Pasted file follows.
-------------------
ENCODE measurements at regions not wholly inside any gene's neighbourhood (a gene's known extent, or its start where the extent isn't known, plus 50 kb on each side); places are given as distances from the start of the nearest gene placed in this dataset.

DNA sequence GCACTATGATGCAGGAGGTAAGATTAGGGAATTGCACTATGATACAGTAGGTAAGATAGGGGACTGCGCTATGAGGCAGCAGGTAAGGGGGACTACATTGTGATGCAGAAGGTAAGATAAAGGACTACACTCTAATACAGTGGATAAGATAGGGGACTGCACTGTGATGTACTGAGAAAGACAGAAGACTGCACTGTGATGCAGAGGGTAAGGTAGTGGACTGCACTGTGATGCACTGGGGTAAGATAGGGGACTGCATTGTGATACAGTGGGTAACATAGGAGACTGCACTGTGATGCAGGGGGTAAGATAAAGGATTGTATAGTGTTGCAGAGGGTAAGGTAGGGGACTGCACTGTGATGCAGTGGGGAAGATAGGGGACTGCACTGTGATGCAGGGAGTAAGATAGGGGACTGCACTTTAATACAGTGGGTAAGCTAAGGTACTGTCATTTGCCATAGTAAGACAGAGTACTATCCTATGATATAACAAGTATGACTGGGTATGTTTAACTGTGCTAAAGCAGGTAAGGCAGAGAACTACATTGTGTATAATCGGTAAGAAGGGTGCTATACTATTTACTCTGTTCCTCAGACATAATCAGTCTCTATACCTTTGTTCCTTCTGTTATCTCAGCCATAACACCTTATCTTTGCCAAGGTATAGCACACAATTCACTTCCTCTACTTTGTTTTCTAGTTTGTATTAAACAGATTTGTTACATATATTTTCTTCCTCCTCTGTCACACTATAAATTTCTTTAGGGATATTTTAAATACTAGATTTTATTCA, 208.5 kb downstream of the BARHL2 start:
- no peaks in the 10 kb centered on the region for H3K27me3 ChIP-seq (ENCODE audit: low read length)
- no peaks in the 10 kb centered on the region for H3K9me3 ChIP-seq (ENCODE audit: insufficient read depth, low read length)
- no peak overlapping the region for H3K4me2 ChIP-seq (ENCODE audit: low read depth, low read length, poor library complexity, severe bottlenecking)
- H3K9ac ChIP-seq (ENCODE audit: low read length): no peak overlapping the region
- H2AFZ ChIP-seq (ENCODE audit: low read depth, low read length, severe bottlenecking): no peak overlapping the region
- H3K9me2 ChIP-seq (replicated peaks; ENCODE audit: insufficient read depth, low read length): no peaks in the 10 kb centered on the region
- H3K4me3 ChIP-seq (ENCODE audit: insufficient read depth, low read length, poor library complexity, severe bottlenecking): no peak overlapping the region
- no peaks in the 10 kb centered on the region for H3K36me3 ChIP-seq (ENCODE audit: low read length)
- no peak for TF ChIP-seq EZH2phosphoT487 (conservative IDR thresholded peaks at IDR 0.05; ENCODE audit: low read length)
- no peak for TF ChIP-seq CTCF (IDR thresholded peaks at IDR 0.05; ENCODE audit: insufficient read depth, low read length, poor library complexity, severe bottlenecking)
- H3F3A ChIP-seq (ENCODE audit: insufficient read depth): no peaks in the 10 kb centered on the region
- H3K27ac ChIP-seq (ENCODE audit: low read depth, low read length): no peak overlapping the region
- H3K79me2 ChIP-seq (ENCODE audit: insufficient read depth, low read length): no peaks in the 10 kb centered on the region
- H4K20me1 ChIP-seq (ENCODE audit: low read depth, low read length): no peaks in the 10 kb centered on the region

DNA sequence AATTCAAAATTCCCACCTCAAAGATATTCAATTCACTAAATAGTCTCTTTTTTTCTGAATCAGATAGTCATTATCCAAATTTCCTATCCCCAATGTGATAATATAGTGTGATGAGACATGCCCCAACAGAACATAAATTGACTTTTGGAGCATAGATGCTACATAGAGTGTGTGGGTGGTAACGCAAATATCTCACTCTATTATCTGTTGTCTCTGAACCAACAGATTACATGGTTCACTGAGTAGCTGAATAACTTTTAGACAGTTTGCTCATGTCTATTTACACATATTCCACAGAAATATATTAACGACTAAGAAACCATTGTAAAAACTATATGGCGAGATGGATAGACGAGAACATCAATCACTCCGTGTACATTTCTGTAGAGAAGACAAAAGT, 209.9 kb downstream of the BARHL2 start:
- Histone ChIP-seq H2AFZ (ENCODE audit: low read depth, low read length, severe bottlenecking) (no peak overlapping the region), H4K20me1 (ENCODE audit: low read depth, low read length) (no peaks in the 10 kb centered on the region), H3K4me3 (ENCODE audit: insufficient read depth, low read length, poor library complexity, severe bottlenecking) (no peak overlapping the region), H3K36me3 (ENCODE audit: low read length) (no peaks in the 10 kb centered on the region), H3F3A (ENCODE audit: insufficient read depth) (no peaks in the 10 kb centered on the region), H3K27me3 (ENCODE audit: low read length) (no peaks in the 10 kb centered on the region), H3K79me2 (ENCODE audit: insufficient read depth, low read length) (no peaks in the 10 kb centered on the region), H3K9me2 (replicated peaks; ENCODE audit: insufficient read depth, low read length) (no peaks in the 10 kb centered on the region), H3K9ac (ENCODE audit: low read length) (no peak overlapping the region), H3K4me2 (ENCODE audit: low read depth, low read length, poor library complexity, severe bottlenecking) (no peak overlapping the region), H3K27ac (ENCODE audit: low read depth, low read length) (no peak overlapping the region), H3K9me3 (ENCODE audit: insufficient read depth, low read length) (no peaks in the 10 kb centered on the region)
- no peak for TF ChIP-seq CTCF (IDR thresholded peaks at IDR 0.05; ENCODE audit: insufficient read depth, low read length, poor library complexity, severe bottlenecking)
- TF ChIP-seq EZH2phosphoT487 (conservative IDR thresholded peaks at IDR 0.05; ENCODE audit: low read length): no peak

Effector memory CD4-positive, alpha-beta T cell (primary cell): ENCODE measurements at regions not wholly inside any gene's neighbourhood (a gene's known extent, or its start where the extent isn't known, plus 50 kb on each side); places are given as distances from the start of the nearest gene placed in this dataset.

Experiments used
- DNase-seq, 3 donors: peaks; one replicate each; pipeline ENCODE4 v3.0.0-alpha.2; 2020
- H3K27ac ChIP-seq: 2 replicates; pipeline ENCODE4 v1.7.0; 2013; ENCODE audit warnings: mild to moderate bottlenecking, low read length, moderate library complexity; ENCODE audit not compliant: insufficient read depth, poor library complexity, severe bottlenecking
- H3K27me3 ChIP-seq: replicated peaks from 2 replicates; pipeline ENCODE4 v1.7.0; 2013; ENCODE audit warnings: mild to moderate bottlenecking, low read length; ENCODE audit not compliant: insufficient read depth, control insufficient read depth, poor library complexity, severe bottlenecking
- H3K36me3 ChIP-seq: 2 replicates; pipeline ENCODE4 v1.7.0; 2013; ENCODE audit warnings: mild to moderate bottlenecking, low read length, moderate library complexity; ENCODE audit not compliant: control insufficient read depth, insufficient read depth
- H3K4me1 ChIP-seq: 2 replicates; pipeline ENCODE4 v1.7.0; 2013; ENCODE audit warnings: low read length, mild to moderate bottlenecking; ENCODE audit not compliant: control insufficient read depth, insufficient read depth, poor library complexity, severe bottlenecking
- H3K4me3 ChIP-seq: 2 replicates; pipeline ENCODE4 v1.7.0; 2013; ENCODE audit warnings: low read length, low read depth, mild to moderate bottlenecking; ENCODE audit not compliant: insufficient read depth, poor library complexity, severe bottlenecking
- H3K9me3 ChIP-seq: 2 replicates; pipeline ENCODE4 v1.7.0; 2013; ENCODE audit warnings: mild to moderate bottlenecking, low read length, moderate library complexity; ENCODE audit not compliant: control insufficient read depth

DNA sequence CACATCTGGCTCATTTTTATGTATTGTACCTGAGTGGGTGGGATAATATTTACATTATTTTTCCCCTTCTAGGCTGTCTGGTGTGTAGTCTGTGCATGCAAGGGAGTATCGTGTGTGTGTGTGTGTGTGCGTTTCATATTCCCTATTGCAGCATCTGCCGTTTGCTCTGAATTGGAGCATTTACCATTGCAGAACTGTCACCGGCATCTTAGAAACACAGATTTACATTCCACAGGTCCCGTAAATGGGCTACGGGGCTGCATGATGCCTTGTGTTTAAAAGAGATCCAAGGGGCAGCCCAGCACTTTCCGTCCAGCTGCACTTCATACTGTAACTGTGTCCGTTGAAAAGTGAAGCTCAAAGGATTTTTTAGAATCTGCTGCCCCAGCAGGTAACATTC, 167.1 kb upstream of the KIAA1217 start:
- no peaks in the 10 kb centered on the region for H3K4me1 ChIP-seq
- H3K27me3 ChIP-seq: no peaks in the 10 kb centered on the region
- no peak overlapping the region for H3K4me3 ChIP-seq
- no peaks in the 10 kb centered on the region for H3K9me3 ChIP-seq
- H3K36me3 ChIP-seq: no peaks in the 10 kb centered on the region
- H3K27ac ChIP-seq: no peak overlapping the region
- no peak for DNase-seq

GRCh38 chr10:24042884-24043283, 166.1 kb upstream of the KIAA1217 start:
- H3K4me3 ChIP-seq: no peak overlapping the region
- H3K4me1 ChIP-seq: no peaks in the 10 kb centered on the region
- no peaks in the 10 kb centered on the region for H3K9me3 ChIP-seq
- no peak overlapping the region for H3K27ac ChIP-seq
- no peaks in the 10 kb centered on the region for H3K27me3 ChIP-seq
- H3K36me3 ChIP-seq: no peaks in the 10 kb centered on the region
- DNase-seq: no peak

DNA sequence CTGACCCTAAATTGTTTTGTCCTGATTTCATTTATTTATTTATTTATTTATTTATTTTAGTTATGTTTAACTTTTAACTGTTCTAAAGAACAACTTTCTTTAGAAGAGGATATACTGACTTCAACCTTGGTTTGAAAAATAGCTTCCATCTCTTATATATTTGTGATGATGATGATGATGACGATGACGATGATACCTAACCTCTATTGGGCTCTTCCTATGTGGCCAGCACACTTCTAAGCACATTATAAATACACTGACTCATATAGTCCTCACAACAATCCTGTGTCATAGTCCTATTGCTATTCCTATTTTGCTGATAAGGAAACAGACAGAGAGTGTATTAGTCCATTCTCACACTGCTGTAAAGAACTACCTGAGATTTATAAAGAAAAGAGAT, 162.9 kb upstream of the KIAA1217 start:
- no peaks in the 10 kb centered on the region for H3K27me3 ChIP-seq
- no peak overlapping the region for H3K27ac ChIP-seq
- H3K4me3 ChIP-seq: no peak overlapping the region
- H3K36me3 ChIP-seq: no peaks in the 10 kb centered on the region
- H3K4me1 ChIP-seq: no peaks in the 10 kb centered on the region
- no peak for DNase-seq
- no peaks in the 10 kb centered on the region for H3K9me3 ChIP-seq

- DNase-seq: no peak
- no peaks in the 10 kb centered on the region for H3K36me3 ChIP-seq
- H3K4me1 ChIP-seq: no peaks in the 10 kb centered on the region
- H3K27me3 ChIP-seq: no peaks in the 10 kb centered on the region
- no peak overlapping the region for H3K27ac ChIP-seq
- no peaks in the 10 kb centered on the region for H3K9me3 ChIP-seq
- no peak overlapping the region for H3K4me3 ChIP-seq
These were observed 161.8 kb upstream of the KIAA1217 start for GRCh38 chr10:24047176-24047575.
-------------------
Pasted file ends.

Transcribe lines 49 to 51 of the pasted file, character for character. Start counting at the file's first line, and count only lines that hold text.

- H3K4me3 ChIP-seq: no peak overlapping the region
- H3K36me3 ChIP-seq: no peaks in the 10 kb centered on the region
- H3K4me1 ChIP-seq: no peaks in the 10 kb centered on the region